Cinema Snippets: I, Tonya & Lady Bird
I’ve seen so many films recently that I’m not keeping up with writing individual reviews for them all! So, similar to my snippet reviews of books I did a while ago, I’m going to writeÂ Cinema Snippets. I’ll include a couple of films in one post and give my brief thoughts about them, rather than a full review.
Today’s reviews are what I’m going to call theÂ Strong Women Edition: Lady Bird and I, Tonya. I loved both of these films for completely different reasons! Here are my thoughts.
Based on the unbelievable but true events, I, TONYA is a darkly comedic tale of American figure skater, Tonya Harding, and one of the most sensational scandals in sports history. Though Harding was the first American woman to complete a triple axel in competition, her legacy was forever defined by her association with an infamous, ill-conceived, and even more poorly executed attack on fellow Olympic competitor Nancy Kerrigan.
Featuring an iconic turn by Margot Robbie as the fiery Harding, a mustachioed Sebastian Stan as her impetuous ex-husband Jeff Gillooly, a tour-de-force performance from Allison Janney as her acid-tongued mother, LaVona Golden, and an original screenplay by Steven Rogers, Craig Gillespie’s I, TONYA is an absurd, irreverent, and piercing portrayal of Harding’s life and career in all of its glory.
Expectation: This is one I’ve been looking forward to for a while. The trailer looks SO good and I’m intrigued that it’s a true story. Margot Robbie looks like she’s playing a role like she’s never played before, and it’ll be great to see how versatile she is (plus I’m a fan of hers anyway). I’m looking forward to this!Â Expected Rating: 4 stars
Reality: I, TonyaÂ was SUCH a good film! I thought it felt a bit long towards the end, but I can’t think of anything they could have cut out. Everything they included was important to the story and there was no ‘fluff’ to use as time filler.
I spent the whole film in disbelief that it’s an actual true story, because it all seemed too insane – but alas, everything is true. With true stories I like to research them afterwards to compare the film to real life, and with this one, literally all of the details are the same!
One thing I especially loved was the acting – as I expected, Margot Robbie was wonderful. All the acting was all incredible, and Allison Janney deserved to win all of the awards she won. The editing was great, too! I now wish I could go back and live through the whole Tonya Harding/Nancy Kerrigan scandal, because it must have been so crazy to see on the news!
In Lady Bird, Greta Gerwig reveals herself to be a bold new cinematic voice with her directorial debut, excavating both the humor and pathos in the turbulent bond between a mother and her teenage daughter.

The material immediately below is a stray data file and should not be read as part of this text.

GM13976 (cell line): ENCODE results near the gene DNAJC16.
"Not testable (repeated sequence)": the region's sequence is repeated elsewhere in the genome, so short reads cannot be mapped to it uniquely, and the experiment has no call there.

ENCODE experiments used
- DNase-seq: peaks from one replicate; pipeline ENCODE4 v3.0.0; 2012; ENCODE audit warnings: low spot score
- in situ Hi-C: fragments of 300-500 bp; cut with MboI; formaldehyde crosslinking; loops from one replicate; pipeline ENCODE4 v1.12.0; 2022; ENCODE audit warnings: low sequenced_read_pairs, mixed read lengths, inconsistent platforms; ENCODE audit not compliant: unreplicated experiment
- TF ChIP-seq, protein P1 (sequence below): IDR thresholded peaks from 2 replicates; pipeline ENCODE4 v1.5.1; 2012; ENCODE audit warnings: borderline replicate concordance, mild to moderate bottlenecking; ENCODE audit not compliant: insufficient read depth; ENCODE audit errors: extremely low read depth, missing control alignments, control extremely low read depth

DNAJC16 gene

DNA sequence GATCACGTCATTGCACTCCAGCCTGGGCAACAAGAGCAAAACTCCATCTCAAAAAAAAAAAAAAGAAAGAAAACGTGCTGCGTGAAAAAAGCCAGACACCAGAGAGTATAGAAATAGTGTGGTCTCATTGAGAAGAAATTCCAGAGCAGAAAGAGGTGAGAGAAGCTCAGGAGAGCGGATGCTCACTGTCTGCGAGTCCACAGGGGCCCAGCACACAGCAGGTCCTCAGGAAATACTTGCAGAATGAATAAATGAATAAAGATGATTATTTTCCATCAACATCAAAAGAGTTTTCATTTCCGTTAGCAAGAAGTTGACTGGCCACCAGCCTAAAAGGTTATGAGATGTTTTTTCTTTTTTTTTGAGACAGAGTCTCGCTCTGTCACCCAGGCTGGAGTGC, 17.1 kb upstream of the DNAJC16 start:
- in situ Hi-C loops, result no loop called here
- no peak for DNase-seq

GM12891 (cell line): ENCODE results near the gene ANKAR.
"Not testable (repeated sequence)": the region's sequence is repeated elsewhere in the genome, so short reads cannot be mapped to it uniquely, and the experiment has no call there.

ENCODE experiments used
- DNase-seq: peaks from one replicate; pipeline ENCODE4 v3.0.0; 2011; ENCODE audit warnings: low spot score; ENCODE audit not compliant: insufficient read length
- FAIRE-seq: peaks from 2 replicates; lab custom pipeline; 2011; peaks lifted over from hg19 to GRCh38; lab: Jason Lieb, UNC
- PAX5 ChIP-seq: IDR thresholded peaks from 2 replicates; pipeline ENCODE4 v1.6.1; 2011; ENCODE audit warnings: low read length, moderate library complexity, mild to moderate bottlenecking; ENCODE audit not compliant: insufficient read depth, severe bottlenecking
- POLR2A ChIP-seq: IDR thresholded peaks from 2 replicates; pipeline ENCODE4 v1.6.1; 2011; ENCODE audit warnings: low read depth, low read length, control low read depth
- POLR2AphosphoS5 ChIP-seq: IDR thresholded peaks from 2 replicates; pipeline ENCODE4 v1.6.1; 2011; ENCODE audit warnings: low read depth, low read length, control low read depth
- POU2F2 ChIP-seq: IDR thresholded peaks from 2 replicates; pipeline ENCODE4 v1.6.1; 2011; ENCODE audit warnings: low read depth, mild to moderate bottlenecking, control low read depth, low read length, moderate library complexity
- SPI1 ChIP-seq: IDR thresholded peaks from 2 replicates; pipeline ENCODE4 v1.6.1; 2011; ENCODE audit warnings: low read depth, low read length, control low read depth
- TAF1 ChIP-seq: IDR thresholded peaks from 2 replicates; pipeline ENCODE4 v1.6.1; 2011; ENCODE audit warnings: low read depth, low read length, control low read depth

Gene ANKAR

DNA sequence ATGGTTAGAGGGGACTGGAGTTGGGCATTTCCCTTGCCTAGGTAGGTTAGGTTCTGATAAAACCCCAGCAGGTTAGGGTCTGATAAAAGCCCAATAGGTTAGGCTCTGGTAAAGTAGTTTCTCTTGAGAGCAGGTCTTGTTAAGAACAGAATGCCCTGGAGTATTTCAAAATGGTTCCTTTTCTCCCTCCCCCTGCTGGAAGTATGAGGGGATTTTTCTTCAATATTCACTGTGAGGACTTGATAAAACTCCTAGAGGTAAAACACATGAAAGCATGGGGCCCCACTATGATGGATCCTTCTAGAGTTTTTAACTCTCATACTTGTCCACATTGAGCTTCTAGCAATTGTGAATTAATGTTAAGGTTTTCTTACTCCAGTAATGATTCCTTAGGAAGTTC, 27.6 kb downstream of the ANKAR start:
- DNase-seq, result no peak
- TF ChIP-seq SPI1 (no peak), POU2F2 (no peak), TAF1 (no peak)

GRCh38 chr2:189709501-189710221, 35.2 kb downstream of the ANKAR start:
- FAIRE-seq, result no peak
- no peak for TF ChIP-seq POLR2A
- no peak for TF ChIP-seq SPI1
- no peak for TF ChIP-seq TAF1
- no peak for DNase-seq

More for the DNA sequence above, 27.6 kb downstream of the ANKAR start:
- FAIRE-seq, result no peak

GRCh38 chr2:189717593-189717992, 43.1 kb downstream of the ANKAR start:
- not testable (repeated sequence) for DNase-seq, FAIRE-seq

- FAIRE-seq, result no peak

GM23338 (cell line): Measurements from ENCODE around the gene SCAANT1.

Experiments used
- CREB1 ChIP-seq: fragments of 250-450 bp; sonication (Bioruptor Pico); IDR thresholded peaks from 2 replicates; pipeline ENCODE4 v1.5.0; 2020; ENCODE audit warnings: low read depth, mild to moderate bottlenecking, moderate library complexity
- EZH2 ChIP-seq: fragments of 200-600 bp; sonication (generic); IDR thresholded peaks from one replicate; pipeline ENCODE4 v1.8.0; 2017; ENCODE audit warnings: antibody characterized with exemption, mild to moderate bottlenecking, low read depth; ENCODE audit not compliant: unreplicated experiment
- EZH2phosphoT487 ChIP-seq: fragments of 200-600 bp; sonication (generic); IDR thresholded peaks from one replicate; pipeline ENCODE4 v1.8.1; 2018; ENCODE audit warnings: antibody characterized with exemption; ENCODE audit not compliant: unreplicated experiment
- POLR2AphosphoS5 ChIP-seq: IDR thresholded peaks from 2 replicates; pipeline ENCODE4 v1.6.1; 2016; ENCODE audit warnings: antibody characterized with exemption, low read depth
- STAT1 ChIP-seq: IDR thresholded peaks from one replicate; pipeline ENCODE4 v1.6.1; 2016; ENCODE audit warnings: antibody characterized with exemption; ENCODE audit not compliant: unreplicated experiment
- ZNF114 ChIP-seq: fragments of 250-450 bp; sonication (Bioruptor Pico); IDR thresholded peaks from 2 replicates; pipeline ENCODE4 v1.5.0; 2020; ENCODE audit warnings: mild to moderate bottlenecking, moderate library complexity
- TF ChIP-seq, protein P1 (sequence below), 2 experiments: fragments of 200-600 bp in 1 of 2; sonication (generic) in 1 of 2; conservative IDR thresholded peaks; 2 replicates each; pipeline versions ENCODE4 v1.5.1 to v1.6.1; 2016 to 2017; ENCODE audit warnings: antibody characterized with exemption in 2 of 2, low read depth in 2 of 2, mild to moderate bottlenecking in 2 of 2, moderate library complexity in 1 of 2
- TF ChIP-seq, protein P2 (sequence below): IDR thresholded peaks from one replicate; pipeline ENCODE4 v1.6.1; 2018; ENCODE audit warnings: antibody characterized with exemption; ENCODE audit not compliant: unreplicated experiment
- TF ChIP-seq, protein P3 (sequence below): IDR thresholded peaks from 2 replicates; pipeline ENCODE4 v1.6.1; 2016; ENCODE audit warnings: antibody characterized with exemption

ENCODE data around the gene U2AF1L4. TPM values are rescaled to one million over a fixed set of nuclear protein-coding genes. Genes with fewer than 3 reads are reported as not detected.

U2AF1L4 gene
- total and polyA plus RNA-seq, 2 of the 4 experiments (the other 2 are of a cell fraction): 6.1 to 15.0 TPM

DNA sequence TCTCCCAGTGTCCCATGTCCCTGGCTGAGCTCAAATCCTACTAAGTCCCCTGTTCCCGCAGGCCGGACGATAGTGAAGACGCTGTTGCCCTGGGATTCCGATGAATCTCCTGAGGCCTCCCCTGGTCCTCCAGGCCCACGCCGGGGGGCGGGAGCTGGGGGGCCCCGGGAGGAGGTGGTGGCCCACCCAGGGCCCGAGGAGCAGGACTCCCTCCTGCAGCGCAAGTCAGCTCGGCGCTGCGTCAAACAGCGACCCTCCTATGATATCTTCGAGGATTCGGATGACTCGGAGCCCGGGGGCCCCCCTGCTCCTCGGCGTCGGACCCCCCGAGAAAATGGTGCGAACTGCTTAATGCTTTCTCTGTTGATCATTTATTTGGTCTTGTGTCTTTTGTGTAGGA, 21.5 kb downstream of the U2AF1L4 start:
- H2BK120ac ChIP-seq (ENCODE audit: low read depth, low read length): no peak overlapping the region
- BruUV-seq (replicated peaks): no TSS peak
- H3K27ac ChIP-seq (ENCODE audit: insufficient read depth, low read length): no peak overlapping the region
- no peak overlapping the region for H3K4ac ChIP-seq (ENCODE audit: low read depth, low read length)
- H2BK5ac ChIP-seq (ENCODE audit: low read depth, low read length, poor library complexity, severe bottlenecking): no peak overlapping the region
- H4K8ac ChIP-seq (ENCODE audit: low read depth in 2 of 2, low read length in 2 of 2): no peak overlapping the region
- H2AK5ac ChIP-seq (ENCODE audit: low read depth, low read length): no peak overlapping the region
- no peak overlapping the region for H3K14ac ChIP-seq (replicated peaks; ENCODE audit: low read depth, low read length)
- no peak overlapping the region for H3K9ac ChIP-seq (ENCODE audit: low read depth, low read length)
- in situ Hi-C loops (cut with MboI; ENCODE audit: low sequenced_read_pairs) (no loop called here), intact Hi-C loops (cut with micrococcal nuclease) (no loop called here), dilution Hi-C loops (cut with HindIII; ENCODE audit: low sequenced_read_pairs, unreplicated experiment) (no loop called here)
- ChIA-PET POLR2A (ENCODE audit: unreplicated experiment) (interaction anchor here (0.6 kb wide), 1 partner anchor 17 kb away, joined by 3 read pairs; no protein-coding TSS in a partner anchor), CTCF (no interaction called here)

Christine ‘Lady Bird’ McPherson (Saoirse Ronan) fights against but is exactly like her wildly loving, deeply opinionated and strong-willed mom (Laurie Metcalf), a nurse working tirelessly to keep her family afloat after Lady Bird’s father (Tracy Letts) loses his job. Set in Sacramento, California in 2002, amidst a rapidly shifting American economic landscape, Lady Bird is an affecting look at the relationships that shape us, the beliefs that define us, and the unmatched beauty of a place called home.
Expectation: I think it’ll have that great indie film vibe that I love. I don’t know a great deal about the plot or who’s in it (apart from Saoirse Ronan) so I’ll almost be going in blind. It got crazy reviews and people are saying it’s amazing (it has about 98% on Rotten Tomatoes at the time of writing these thoughts), so I think I might enjoy it! Expected Rating: 4 stars
Reality: I was definitely right about the indie film vibe – it did have it, and I did love it! Just the way it was written, the way it all looked – it felt very indie and I don’t know how else to explain it.
The cast were all amazing and it was funny to see Lucas Hedges and Timothee Chalamet playing completely different roles in this after seeing them in Three Billboards and Call Me By Your Name, respectively. I’ve seenÂ Saoirse Ronan in a few things but not really anything recently, so it was nice to have her back on the screen, too. (And she seems to be doing amazingly well from it!)
I loved the story, too. It focused on the development of 18-year-old Lady Bird and how she changed to try and fit in. I love good character development, so the fact that this was the primary focus of the film was great.
I thought the ending was oddly abrupt – she’s talking to her mum on the phone and it just ends. But I didn’t mind too much – it was just a bit of an odd ending!
What did you think of these two films? And let me know if you like these short snippet reviews – I’ve got another one coming soon (mostly just so I can catch up on reviewing the films I’ve seen).
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My Cineworld referral code: RAF-79BP-56QM-27WE-63AC
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